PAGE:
All index tumors were assessed for local tumor progression, primary technical effectiveness and complications between two study periods. The survival rates of two groups were compared with at least 6-month follow-up period. Patients with multiple index tumors in whom not all tumors were managed with RFA were excluded from the survival analysis. Continuous and categorical variables were analyzed with the independent student t test or Mann–Whitney U test and Chi square test or Fisher’s exact test, respectively. Cumulative probability of local tumor progression and overall survival were estimated with Kaplan–Meier curves. Variables with p ≤ 0.1 were included in the multivariate analysis. Cox regression analysis with forward logistic regression was used to model independent predictors of local tumor progression and survival. A value of p < 0.05 was considered significant. All statistical analyses were performed with statistical software (SPSS V.13).


A total of 138 patients with 195 tumors underwent RFA during the study period. Seventy HCC patients were histologically proven while the remaining sixty-eight patients were diagnosed using 2 positive imaging studies. There were 119 tumors in the non-AAAP group and 76 tumors in the AAAP group. Patients were comparable in age, sex, tumor size, segment and special location (Table 1). One hundred and one nodules (51.8%) were subcapsular and 94 nodules (48.2%) were adjacent to vital organs. AA was created in 60 (78.9%) tumors, AP in 13 (17.1%) tumors and both AA and AP in 3 (3.9%) tumors. Successful separation was achieved in 74/76 (97.4%) of cases for 23 ± 9 min, and created a 2.6 ± 0.4 cm fluid space. The mean amount of artificial intraperitoneal or intrapleural fluid infused was 822 (range 350–1750) ml.
Table 1

Patient and tumor characteristics


Non-AAAP group 90 patients, 119 tumors

AAAP group 48 patients, 76 tumors

P value

Age in years

67.4 ± 11.8

65.8 ± 11.2


Male gender

48 (53.3%)

38 (79.2%)


Etiology of liver disease



 Hepatitis B

37 (41.1%)

21 (43.8%)


 Hepatitis C

33 (36.7%)

11 (22.9%)



20 (22.2%)

16 (33.3%)


Tumor diameter



 < 3 cm

74 (62.2%)

44 (57.9%)


 ≥ 3 cm

45 (37.8%)

32 (42.1%)


Tumor grade




67 (59.8%)

35 (55.6%)



45 (40.2%)

28 (44.4%)





 Segment 2

2 (1.7%)

5 (6.6%)


 Segment 3

6 (5.0%)

2 (2.6%)


 Segment 4

11 (9.2%)

11 (14.5%)


 Segment 5




 Segment 6

28 (23.5%)

21 (27.6%)


 Segment 7

23 (19.3%)

13 (17.1%)


 Segment 8

28 (23.5%)

14 (18.4%)


Special location




61 (51.3%)

40 (52.6%)


 Proximity to vital organs

58 (48.7%)

36 (47.4%)


AFP (ng/ml)



 < 200

78 (86.7%)

40 (83.3%)


 > 200

12 (13.3%)

8 (16.7%)



62.7 (9–358)

53.4 (10–483)


Total bilirubin (mg/dl)

1.1 ± 0.6

1.0 ± 0.7


Albumin (g/dl)

3.6 ± 0.6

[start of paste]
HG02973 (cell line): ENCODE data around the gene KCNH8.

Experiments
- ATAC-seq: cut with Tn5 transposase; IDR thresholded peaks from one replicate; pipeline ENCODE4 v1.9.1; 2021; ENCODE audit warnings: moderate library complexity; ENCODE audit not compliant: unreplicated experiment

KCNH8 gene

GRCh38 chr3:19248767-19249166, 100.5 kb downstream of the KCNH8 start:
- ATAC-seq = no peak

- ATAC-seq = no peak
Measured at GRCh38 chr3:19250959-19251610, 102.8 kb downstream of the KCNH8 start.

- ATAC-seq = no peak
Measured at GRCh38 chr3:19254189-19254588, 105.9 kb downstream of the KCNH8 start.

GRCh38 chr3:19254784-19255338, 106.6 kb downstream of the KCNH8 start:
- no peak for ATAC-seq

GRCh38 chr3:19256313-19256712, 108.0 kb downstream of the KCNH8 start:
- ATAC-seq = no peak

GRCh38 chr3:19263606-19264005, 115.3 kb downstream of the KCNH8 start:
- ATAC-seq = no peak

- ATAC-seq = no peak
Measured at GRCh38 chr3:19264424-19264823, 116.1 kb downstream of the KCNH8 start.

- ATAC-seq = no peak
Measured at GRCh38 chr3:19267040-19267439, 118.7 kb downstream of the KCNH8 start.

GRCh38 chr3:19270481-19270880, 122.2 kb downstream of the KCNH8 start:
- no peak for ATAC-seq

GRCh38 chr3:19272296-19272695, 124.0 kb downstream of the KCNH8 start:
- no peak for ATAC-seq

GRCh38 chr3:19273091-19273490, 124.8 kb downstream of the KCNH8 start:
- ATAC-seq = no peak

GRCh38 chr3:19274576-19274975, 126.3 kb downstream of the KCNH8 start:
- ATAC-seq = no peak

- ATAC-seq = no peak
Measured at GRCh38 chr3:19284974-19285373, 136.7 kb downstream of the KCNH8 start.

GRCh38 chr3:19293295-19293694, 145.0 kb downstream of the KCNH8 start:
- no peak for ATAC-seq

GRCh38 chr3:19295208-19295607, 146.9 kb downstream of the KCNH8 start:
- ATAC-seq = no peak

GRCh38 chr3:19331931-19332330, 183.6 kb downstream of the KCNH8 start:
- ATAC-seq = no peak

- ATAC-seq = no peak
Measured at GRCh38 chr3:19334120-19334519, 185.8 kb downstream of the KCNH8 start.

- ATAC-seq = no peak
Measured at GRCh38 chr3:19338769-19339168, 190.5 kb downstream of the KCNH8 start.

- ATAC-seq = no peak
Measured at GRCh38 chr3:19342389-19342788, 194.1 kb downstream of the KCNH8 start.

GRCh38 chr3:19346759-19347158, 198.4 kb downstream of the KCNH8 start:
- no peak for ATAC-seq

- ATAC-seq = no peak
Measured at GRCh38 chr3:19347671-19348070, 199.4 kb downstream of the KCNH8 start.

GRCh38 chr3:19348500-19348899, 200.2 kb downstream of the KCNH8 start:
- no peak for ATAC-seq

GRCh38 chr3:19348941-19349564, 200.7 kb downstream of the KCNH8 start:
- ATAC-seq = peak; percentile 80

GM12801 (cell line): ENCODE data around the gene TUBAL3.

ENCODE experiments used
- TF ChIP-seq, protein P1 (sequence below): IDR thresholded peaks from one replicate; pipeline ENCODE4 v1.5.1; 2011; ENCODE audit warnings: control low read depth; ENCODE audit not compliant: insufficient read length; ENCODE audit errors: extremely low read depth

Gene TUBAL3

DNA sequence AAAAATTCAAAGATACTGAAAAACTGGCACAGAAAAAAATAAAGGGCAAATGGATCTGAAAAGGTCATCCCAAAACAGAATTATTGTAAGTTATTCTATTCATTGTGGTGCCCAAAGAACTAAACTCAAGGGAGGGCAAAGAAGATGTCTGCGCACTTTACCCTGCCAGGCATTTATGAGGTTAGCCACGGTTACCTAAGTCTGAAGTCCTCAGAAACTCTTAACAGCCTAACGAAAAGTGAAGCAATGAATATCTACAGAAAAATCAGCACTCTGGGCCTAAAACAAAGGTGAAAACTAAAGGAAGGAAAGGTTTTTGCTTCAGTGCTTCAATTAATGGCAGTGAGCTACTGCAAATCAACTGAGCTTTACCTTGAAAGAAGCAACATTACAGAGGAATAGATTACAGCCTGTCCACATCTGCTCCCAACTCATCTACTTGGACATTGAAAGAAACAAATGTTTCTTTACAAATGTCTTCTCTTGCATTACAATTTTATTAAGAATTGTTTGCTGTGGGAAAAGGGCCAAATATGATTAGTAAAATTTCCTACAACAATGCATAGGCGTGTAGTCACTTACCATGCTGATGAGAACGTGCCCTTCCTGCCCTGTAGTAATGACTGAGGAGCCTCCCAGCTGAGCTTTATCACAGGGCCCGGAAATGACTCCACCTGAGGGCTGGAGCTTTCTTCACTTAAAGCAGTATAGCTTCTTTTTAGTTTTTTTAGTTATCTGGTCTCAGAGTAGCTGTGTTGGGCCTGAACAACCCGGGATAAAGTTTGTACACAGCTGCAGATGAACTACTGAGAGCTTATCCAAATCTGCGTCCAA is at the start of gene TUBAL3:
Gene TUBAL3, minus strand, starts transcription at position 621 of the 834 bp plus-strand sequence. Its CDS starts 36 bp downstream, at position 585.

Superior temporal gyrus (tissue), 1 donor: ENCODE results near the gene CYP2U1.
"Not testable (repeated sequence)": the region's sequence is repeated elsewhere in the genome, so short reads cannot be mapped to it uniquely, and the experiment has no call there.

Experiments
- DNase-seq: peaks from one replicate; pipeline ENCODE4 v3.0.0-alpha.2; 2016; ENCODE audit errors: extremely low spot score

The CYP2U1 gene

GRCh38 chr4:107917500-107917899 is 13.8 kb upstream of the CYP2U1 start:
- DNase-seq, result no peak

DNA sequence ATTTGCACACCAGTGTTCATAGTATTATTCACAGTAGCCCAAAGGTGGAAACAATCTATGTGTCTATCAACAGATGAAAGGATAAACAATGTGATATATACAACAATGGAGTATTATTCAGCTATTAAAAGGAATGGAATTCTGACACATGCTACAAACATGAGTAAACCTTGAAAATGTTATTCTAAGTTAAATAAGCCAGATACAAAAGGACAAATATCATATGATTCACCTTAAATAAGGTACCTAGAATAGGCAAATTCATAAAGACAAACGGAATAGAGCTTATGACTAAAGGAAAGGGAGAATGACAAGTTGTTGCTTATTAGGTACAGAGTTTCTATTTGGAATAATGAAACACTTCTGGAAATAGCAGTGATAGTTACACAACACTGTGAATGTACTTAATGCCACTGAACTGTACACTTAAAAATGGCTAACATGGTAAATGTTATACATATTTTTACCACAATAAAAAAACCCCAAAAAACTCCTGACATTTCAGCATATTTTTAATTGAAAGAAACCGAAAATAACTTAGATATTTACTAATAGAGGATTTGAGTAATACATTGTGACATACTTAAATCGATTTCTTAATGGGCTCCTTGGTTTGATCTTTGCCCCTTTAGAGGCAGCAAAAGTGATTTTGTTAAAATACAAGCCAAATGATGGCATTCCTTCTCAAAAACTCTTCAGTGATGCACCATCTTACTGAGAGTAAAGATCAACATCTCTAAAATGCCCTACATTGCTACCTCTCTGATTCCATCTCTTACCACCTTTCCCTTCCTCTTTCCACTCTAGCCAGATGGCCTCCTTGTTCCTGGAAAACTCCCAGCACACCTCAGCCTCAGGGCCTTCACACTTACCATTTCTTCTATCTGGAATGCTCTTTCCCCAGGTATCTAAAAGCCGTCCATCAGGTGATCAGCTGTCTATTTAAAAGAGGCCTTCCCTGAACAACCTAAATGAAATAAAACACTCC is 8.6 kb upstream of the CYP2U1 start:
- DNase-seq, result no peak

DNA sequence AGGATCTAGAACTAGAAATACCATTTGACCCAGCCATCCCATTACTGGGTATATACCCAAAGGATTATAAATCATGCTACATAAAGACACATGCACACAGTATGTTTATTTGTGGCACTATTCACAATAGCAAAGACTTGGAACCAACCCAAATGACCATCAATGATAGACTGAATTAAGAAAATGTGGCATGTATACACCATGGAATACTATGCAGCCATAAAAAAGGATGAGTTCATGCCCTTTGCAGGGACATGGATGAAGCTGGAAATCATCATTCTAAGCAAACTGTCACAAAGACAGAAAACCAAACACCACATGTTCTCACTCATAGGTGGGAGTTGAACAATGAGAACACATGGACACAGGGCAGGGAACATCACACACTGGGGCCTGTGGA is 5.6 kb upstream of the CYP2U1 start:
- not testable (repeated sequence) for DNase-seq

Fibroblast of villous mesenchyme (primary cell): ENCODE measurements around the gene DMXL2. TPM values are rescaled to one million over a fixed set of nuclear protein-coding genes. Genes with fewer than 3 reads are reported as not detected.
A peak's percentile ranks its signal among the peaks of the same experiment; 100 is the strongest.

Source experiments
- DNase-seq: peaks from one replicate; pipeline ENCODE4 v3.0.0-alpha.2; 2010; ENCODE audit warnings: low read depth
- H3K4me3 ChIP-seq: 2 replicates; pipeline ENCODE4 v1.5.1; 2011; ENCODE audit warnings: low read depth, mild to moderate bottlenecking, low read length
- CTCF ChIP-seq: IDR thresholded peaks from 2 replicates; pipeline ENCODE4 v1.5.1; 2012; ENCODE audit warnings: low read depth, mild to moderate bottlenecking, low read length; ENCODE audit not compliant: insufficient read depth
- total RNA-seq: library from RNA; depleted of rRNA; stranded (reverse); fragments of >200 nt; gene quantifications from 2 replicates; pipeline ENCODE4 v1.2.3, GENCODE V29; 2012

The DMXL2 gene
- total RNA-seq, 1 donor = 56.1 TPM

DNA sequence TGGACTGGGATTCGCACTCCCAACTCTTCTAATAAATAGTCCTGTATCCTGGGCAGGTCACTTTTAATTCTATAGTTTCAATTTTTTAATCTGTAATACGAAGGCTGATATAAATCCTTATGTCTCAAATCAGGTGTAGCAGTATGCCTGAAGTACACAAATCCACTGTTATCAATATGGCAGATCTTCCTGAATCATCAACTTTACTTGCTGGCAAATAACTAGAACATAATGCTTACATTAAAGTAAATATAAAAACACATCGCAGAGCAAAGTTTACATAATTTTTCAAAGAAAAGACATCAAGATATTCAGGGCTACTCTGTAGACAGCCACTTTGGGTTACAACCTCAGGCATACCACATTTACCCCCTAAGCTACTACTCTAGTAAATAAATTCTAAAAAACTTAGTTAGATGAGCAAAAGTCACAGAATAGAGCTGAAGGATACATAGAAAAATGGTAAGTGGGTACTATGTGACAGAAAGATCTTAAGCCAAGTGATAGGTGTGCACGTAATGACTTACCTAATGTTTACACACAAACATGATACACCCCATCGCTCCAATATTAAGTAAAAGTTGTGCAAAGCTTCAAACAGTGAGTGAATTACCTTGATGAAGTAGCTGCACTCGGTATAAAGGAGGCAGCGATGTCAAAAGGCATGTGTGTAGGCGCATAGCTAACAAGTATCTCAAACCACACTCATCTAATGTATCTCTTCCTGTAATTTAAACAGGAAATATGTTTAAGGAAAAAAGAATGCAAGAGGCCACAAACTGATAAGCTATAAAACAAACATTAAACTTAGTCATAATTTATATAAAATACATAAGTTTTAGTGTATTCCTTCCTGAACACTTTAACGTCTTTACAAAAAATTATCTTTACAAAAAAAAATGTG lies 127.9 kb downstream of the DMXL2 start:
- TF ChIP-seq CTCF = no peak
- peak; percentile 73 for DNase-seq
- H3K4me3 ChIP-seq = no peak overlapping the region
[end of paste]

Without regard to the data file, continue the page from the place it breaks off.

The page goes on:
3.7 ± 0.7



1.2 ± 0.2

1.2 ± 0.2


Platelet (109/L)

109.2 ± 48.6

107.6 ± 57.2


Creatinine (mg/dL)

1.4 ± 1.0

1.1 ± 0.4


Child–Pugh classification




72 (80.0%)

42 (89.4%)



18 (20.0%)

5 (10.6%)



57 (63.3%)

28 (58.3%)


RFA electrode



 Internally cooled

113 (95.0%)

67 (88.2%)


 Expandable electrodes

6 (5.0%)

9 (11.8%)


AAAP artificial ascites/artificial pleural effusion, AFP alpha-fetoprotein, ALT alanine aminotransferase, INR international normalized ratio, RFA radiofrequency ablation

Local tumor progression

Local tumor progression was evaluated exclusively among treatment-naïve nodules. The AAAP group had less local tumor progression than the non-AAAP one (28.1% vs 48.7%, p = 0.036). About 80% and 20% patients received RFA and TACE after local tumor progression, respectively. The cumulative incidence of local tumor progression among nodules in the AAAP group was statistically lower than the non-AAAP group with 0%, 5.5%, and 9.0% at 6, 12, and 24 months versus 3%, 9.3%, and 22.2%, respectively (p < 0.0001) (Fig. 1). Tumor size > 4 cm (adjusted HR 3.4, 95% CI 1.6–7.6) and failure of achieving complete ablation (adjusted HR 5.0, 95% CI 2.5–10.0) were associated with local tumor progression (Table 2).
Fig. 1

Cumulative local tumor progression rates in the pre-AAAP era (non-AAAP group) and AAAP era (AAAP group). AAAP artificial ascites/artificial pleural effusion

Table 2

Univariate and multivariate analyses of factors associated with local tumor progression


Univariate analysis

Multivariate analysis

P value

HR (95% CI)

P value

Ablation time > 12 min



Multiple tumors



Subcapsular location



Tumor size > 4 cm


3.4 (1.6–7.6)


Incomplete ablation

< 0.001

5.0 (2.5–10.0)

< 0.001

HR hazard ratio; CI confidence interval

Primary technique effectiveness

Primary technique effectiveness for the AAAP group was statistically significant compared with the non-AAAP group (88.0% versus 78.4%, p = 0.046). There was no significant difference in other treatment parameters between two groups (Table 3).
Table 3

Comparison of treatment parameters and endpoints between non-AAAP and AAAP groups


Non-AAAP group 90 patients, 119 tumors

AAAP group 48 patients, 76 tumors

P value

RFA duration (minutes per tumor)

11.1 ± 4.3

18.6 ± 10.2


Mean number of overlapping ablation per tumor per session (range)

1.7 (1-4)

1.8 (1-5)


 HCC < 3 cm



  ≤ 3 ablations

79 (100%)

47 (97.9%)


  > 3 ablations

0 (0%)

1 (2.1%)


 HCC ≥ 3 cm


< 0.0001

  ≤ 3 ablations

35 (87.5%)

18 (64.3%)


  > 3 ablations

5 (12.5%)

10 (35.7%)


Complete ablation after 1 session

 HCC < 3 cm

62 (78.5%)

35 (72.9%)


 HCC ≥ 3 cm

27 (67.5%)

21 (75%)


Primary technique effectiveness

76 (78.4%)

44 (88.0%)


Local tumor progression

55 (48.7%)

16 (28.1%)


AAAP artificial ascites/artificial pleural effusion, RFA radiofrequency ablation, HCC hepatocellular carcinoma